"Isn't She Lovely?" That's the Stevie Wonder song that introduced vice presidential candidate Gov. Sarah Palin to Lancaster, Pa., early this past Saturday morning.
And no one blinked. Don't get me wrong, she is lovely, but isn't that a beauty pageant anthem? Of course, it is the same song that escorted Michelle Obama off stage at the Democratic National Convention. But she's the wife, not the candidate.
It was an odd start to an oddly tame political rally. Certainly, most of the 8,000 or so Pennsylvanians gathered at the minor-league baseball stadium were on their feet and cheering or clapping much of the time. But the rally was fairly devoid of shout-outs or extremely boisterous behavior. Maybe that was a reflection of the swing-state crowd, which included more large families with toddlers and retired servicepeople than super-amped lifelong Republicans. One mom whose baby rode on her hip in a sling pinned a sign to the outside that read, "Sling vote for Palin." (The Amish farmers in attendance -- more than a dozen that I saw -- also failed to contribute to the din.)
That doesn't mean she wasn't a hit, of course.
Country singer Tracey Lawrence had already warmed up the on-their-feet crowd with three songs and his message to get out and vote, which he somehow tied that to God and country. (His quiet Southern-accented voice was difficult to hear on the single-microphone system.)
Speaking of God and America, they seemed to get as many or more cheers as Ms. Palin. She made several references to the bounty of natural resources God has given us. She mentioned "In God We Trust." She talked about Ronald Reagan's "City on a Hill" farewell speech, laying out its Christian conservative connotations. And, of course, she ended with the combination "God Bless America."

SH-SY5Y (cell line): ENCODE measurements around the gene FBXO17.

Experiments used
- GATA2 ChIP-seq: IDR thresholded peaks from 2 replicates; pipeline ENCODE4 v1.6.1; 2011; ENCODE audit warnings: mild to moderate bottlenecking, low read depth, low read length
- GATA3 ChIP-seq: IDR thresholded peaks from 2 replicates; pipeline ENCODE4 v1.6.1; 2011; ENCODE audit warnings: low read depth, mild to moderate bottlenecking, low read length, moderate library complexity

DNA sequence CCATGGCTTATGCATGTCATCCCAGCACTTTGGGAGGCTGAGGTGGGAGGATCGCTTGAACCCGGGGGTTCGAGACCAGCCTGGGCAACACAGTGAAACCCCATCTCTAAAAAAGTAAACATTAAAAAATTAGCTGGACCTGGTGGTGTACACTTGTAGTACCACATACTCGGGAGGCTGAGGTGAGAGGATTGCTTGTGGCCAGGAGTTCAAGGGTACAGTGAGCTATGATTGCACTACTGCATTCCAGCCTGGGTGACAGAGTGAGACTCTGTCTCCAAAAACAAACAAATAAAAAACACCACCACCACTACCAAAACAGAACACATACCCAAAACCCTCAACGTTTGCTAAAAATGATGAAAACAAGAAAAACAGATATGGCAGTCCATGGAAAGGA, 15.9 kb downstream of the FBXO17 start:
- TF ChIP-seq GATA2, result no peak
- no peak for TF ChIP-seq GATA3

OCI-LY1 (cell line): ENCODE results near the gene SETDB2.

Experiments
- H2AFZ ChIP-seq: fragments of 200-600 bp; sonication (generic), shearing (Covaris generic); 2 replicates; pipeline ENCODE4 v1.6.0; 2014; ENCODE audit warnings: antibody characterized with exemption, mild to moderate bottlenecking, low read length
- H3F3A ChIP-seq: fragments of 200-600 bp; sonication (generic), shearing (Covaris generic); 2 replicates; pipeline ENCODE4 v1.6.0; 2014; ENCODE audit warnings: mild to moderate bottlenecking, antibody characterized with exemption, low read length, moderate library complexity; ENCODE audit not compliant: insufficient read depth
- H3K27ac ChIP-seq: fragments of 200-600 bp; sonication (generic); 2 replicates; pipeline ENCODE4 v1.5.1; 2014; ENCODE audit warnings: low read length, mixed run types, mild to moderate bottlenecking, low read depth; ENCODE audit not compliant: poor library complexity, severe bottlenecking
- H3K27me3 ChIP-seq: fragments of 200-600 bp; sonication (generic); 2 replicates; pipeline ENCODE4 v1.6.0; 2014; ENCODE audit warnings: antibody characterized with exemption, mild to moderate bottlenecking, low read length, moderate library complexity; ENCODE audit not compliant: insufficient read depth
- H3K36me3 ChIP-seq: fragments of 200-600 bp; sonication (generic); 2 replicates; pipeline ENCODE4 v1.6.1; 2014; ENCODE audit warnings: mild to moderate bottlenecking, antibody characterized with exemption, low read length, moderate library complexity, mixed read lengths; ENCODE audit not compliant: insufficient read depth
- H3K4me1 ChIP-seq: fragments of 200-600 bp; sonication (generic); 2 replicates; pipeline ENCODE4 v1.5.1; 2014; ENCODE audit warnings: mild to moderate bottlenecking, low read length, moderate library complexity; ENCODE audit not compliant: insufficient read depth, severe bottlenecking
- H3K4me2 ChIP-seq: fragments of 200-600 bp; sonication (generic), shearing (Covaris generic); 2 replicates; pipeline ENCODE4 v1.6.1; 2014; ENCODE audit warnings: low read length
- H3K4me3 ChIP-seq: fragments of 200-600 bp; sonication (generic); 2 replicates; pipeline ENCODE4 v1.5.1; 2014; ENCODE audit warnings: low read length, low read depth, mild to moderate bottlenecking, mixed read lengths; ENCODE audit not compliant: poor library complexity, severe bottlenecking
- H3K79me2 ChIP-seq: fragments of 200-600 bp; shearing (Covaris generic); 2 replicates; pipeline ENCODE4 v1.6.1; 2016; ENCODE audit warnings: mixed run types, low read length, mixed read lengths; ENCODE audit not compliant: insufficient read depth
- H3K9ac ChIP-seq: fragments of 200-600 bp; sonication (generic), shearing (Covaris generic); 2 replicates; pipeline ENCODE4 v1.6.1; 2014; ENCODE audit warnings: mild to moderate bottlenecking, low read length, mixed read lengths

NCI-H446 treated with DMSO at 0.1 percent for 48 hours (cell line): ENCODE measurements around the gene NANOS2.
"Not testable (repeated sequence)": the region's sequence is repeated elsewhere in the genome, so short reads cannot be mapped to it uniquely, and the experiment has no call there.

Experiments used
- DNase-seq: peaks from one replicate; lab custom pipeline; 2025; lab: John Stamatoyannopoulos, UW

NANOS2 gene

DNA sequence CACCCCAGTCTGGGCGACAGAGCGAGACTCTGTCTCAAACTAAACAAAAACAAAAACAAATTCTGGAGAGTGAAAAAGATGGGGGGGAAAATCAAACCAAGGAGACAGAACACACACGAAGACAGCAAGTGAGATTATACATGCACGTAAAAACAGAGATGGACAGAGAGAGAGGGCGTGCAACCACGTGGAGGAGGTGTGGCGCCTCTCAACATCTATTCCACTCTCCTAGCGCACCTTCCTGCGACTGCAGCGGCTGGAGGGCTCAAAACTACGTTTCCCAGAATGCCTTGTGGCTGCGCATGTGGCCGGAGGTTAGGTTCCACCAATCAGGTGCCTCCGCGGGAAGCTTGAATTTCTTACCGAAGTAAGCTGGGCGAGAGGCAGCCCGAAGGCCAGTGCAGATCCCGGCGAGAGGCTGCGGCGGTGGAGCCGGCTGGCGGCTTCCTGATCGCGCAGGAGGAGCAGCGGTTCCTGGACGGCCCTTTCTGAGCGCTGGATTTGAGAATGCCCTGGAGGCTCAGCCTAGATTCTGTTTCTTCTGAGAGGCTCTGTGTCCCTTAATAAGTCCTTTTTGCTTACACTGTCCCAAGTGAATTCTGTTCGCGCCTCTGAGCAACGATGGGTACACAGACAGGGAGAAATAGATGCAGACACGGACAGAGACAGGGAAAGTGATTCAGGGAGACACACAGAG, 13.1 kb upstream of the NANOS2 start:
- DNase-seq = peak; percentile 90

Each mention merited roars of approval and thunderous applause.
Now, you big-city cynics may not get the God and country all rolled up into one, but it is still an ingrained truth in the middle states. (Full disclosure: I am a registered Independent now living in the swing state of Pennsylvania, after eight years of living in New York City. And yes, I get a lot of mail.)
And that's what Sarah Palin gets about the conservative middle in America. They do put a lot of stock in family and faith, and voting on one issue is a way of life. Literally. (Just as large numbers of the opposing viewpoint base their vote on one issue.) And, by the way, just because they're not knee-deep in irony doesn't mean they're stupid sheep. When Ms. Palin said she and Sen. John McCain would balance the budget in one term, the retired serviceman sitting behind me said, "That's ambitious." (He later told me that he was voting for Mr. McCain, saying "I could never vote for Obama," because of what he perceived as a lack of support for the military.)
Ms. Palin toted baby Trig on her arm as she made her way to the podium, bundled in bunting (it was about 40 degrees and very windy, although she charmingly declared the weather "toasty warm to me") and reminded us that special-needs children "inspire a special love." (One of my friends, who was not at the rally and whose first cousin is an adult with Down's Syndrome, observed that anyone who might be inclined to comment about why the baby is on display so often instead of napping and having his needs more carefully attended wouldn't or couldn't because of the perception they'd be attacking special-needs children.)
Ms. Palin's other hits were other Ronald Reagan references, promises for no tax increases and several mentions of Mr. McCain's war record.
She did bring up "Joe the Plumber" (six references) and ACORN. She talked about renewed drilling in the U.S., but that only prompted a scant crowd chant of "Drill Baby Drill." By my count, there were only two mentions of "maverick." There were zero uses of the phrase "doggone it" and the only "you betcha" to be seen or heard was on a protest sign out front ("Pitbulls make poor diplomats. You Betcha.").
And so she left the stage again to the strains of "Isn't She Lovely?" -- and so she was.